And we've never been so excited about the future. People and investors just have to have patience and recognize this as a development stage company that happens to be public. So guess what, OK, that's an opportunity because I don't think SoftBank is going to sell a share here or a share there of something that they've got in this space right now that they're going to launch in three years, right? So the core business is intelligent infrastructure. That's what it's always been.

And it's early innings, right, for the game. But I will say this, it's not easy for us to do what we do every day, and we know that you all have lots of questions, and for good reason. You're making an investment in us and you're giving us a chance. And we want to be able to communicate and we want to be able to let you know what is happening.

So here's what we're doing. In September, OK, on the same day as our shareholder meeting at 1:00 that afternoon, same place, we're going to have an Investor Day. Additional invitations for the Investor Day are going to go out to the shareholders as well. So you got your proxy, but you're going to get invited to the Investor Day.

You're going to have a half a dozen speakers there. We're going to be able to release the findings of this report with this very well-respected global firm that will be able to put a stake in the ground and say, "Here is what this new sector is. Here's how big this market is. And here's where what -- we're doing fits." And I will tell you that even some of the large banks, I'm not going to name names, but you guys all know the big ones, their analysts don't even understand this space yet.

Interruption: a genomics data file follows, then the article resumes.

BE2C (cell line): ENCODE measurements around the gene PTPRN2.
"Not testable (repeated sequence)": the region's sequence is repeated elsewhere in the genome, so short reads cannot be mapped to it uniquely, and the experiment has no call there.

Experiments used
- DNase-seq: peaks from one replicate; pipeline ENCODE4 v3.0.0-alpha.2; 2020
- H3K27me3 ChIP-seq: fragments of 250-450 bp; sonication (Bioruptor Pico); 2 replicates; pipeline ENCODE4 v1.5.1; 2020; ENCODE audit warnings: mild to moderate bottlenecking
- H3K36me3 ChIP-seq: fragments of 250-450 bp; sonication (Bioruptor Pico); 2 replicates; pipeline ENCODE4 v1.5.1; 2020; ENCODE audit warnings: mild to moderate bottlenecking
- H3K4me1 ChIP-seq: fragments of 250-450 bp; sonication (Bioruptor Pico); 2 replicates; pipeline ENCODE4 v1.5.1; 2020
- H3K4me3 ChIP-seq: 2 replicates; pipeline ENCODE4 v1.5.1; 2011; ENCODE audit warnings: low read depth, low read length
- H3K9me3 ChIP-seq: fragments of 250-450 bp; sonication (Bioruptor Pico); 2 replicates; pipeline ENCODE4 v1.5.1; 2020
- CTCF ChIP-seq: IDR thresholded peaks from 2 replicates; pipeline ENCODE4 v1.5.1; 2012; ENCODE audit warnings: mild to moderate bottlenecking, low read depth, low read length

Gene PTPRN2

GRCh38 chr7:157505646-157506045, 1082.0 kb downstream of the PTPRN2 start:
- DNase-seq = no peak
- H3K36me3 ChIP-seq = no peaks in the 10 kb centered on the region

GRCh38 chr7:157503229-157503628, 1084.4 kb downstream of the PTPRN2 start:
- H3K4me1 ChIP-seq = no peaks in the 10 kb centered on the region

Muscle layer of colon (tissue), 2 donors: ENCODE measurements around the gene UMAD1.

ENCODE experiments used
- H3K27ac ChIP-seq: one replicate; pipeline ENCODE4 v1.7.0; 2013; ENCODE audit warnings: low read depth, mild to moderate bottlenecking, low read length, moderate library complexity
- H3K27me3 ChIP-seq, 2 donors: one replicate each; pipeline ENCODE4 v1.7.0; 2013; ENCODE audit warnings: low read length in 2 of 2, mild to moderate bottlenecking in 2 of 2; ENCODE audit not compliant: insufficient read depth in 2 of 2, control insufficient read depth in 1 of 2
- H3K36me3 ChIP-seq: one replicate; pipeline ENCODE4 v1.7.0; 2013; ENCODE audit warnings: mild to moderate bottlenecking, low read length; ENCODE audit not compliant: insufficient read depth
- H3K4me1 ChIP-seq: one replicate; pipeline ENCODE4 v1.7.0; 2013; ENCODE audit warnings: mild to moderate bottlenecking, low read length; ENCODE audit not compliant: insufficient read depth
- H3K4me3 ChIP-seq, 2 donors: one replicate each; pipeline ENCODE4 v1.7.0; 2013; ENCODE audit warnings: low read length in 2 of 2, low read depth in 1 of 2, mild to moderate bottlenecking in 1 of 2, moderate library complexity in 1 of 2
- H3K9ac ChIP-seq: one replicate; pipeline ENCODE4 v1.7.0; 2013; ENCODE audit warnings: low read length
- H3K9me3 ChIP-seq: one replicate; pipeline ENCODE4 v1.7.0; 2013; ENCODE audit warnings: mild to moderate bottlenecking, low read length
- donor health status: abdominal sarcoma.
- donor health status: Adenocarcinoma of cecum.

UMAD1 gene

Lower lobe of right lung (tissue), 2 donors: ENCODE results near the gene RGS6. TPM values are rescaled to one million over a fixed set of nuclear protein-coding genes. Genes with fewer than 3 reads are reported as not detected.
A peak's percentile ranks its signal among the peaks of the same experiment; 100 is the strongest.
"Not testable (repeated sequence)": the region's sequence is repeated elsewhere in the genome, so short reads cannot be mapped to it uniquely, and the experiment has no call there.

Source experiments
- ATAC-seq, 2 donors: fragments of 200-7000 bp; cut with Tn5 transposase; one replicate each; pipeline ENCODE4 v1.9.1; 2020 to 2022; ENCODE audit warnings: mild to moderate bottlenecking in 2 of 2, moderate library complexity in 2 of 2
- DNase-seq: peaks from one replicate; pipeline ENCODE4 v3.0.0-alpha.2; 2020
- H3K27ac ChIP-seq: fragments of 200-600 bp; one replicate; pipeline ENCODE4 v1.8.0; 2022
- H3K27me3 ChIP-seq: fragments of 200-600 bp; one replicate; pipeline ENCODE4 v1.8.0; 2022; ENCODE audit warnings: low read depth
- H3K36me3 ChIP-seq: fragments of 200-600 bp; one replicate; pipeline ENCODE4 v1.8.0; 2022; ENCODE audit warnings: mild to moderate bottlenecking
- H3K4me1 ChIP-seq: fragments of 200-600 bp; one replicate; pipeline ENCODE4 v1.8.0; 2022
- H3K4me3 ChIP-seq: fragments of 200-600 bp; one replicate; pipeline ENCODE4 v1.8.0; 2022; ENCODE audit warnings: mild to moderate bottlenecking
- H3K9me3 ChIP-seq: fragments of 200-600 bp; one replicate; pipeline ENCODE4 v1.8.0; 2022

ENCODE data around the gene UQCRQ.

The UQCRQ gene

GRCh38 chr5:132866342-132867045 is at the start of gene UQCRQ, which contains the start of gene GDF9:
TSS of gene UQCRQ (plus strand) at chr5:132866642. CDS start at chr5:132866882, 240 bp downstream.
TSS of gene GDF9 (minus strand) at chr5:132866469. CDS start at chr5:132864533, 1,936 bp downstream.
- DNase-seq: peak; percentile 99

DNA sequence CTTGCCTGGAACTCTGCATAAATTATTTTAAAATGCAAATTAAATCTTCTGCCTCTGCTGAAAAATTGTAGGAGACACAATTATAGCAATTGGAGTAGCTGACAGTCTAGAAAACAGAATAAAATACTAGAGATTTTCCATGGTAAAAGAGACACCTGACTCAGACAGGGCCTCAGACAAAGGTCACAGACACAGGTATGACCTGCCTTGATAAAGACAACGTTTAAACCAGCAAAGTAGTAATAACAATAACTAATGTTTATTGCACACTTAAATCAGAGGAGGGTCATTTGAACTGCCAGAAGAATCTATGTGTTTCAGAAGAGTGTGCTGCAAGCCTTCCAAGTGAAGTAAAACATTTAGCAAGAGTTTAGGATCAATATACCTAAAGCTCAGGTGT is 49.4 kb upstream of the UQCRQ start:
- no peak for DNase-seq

It's nothing to do with the fact that they should because they can't. Because nobody understands it. It's all happening in real time. So we're going to -- I think we're going to surprise everybody in September, and I think people are going to walk out of there and recognize the fact that we're a really good company and we're in the right place at the right time, and we've got the right tools and the right people.

And thanks to all the support we have from our shareholders, an opportunity to have success. So appreciate everybody taking time for this call and look forward to seeing you in September.


[Operator signoff]

Duration: 56 minutes

Call participants:

Eyal Hen -- Chief Financial Officer

Robert Berman -- President and Chief Executive Officer

Steven Eisman -- Neuberger Berman -- Analyst

Aman Gulani -- B.Riley Financial -- Analyst

Jaeson Schmidt -- Lake Street Capital Markets -- Analyst

Unknown speaker